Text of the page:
News / Africa

    DRC Opposition Figure Blames MONUSCO for Election Debacle

    Young men suspected of being militant supporters of opposition candidate Etienne Tshisekedi are forced into a police truck as they are arrested near opposition party headquarters in the Limete district of Kinshasa, Congo, December 12, 2011.
    Young men suspected of being militant supporters of opposition candidate Etienne Tshisekedi are forced into a police truck as they are arrested near opposition party headquarters in the Limete district of Kinshasa, Congo, December 12, 2011.
    Peter Clottey

    A top adviser for veteran opposition leader Etienne Tshisekedi says the United Nations Organization Stabilization Mission in the Democratic Republic of the Congo is to blame for the “fraudulent” November elections.

    Albert Moleka, the cabinet director of the Union for Democracy and Social Progress party and spokesman for Mr. Tshisekedi, said the UN mission failed in its mandate to help Congo’s electoral commission administer a credible vote during the November elections.

    “We found out that all these election figures were all made up with the complicity of the MONUSCO because it was part of the commission that validated the results,” said Moleka. “It’s a serious matter because MONUSCO was supposed to [bolster] security for the Congolese people and also to help us through the electoral process.”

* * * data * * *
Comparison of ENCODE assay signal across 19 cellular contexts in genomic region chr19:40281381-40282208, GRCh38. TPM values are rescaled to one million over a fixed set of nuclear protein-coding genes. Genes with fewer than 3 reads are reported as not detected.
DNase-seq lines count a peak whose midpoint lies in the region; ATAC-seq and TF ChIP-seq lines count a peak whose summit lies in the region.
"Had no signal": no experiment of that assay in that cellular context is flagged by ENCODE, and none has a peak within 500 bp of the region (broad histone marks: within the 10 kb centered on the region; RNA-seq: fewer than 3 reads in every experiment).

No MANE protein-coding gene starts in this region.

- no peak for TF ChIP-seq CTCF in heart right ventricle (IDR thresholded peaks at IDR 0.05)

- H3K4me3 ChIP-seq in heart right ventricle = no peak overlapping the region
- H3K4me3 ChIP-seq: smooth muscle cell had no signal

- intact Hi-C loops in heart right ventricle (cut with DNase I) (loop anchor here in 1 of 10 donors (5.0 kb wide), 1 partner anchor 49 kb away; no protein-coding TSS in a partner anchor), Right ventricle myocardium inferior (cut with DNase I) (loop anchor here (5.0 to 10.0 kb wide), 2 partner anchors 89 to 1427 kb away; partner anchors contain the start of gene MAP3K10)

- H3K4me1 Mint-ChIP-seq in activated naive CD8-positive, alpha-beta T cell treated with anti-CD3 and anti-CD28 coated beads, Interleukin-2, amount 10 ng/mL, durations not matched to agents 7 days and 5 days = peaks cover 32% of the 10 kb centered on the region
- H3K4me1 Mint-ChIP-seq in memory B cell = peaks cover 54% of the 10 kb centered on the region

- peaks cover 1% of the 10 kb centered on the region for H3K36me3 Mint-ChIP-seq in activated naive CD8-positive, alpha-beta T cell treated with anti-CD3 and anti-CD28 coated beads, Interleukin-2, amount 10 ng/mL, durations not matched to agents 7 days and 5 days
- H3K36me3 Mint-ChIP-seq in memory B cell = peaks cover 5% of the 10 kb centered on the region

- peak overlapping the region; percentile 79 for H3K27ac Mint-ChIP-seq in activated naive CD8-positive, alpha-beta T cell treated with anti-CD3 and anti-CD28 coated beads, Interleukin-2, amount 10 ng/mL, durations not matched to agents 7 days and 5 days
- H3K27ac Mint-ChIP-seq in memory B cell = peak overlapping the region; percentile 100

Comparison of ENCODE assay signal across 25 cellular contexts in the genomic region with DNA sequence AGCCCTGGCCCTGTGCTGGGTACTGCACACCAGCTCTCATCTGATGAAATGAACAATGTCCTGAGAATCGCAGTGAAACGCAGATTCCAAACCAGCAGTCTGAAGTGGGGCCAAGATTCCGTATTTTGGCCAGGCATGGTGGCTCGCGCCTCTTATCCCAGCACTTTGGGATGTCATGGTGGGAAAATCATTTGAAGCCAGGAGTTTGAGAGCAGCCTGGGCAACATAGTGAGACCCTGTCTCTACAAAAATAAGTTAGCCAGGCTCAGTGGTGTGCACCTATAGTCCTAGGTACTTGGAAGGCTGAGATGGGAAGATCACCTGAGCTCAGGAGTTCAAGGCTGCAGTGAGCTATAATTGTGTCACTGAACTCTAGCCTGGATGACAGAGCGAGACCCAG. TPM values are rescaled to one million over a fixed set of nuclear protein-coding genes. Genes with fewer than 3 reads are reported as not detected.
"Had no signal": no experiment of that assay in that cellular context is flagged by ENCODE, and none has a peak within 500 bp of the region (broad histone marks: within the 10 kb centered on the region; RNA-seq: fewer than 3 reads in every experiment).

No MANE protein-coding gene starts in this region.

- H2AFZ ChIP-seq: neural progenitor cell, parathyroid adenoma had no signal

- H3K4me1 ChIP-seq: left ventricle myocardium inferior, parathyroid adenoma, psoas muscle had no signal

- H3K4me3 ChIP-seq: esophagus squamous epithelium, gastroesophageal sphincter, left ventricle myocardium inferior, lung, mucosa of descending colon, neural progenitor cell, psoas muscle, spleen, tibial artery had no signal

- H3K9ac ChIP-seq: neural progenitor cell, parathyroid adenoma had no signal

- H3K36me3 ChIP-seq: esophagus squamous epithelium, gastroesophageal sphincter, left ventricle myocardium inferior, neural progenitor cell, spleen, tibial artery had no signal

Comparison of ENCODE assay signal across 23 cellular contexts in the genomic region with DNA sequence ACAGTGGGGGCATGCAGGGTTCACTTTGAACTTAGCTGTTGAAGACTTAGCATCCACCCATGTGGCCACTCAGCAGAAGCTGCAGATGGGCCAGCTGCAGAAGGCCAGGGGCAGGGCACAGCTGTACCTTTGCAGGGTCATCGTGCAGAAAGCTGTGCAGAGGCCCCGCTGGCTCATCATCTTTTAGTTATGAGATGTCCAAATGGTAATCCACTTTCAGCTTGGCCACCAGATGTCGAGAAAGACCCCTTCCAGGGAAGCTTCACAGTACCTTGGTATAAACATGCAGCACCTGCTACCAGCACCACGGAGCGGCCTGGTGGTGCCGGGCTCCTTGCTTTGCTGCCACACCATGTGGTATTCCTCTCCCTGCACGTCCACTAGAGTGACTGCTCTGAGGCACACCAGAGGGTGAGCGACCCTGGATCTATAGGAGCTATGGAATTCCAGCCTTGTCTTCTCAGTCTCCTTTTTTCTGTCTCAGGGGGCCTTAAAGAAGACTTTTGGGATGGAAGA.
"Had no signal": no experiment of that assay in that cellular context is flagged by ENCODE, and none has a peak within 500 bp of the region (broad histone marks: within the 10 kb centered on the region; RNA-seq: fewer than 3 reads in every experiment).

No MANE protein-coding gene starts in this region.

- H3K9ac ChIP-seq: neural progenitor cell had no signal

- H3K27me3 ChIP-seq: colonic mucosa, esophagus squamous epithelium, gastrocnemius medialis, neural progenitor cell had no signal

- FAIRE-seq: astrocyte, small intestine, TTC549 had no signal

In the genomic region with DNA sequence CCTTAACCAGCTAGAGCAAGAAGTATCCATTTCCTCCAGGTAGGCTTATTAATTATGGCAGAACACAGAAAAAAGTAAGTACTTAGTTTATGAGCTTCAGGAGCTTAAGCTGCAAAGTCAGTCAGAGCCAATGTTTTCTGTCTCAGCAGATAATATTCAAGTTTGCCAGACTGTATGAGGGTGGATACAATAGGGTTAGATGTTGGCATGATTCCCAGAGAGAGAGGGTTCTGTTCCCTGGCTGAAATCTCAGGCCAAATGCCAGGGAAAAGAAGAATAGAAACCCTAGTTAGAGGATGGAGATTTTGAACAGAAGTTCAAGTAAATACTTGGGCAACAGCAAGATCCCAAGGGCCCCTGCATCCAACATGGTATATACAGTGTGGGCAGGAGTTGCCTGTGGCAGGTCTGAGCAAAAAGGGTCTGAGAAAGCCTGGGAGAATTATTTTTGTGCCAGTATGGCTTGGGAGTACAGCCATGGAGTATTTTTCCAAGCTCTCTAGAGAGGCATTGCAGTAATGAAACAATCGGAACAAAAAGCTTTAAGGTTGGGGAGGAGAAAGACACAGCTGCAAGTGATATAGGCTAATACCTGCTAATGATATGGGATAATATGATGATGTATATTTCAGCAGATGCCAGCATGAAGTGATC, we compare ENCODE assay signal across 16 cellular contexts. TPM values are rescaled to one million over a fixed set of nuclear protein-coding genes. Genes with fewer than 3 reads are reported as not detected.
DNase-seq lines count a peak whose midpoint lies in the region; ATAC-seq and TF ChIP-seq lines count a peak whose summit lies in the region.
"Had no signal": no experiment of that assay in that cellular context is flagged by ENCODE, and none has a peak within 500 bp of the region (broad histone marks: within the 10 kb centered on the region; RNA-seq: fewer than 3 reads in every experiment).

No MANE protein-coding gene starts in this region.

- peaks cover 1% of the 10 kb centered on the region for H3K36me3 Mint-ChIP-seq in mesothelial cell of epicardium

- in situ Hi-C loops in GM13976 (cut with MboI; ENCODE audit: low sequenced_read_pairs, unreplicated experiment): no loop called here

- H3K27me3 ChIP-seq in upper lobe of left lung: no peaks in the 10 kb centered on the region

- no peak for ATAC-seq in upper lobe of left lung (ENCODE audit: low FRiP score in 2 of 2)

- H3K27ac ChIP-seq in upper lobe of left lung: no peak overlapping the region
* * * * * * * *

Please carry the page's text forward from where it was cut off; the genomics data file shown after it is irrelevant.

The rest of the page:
He said the electoral commission’s decision to halt the parliamentary vote counts proves both the legislative and presidential elections were a charade.

    “It’s about time we put to an end this masquerade that began with the results of the presidential election,” said Moleka. “What we are seeing is that the same irregularities and fraud that were mentioned by all the observers’ mission were perpetrated again for the legislative elections.  MONUSCO failed in its duty, and I want to emphasize that.”

    Congo’s independent national electoral commission announced it was halting the parliamentary vote count until American and British experts review the legislative vote. The electoral body did not give a specific arrival date for the electoral experts.

    Congo’s Independent Electoral Commission (CENI) declared incumbent Joseph Kabila winner of the presidential vote with over 48 percent. Mr. Tshisekedi was second garnering about 32 percent. Tshisekedi rejected the outcome and declared himself winner.

    The U.S.-based Carter Center poll observer mission, which monitored the ballot, called into question the integrity of the election because of what it said were wide variations in the quality of vote counting.

    Moleka says the electoral commission has a herculean task of organizing credible future elections.

    He welcomed the U.S. State Department’s called for a review of the election results. In a statement U.S. envoy to Congo Ambassador James Entwistle said “the management and technical execution of these elections were seriously flawed.”

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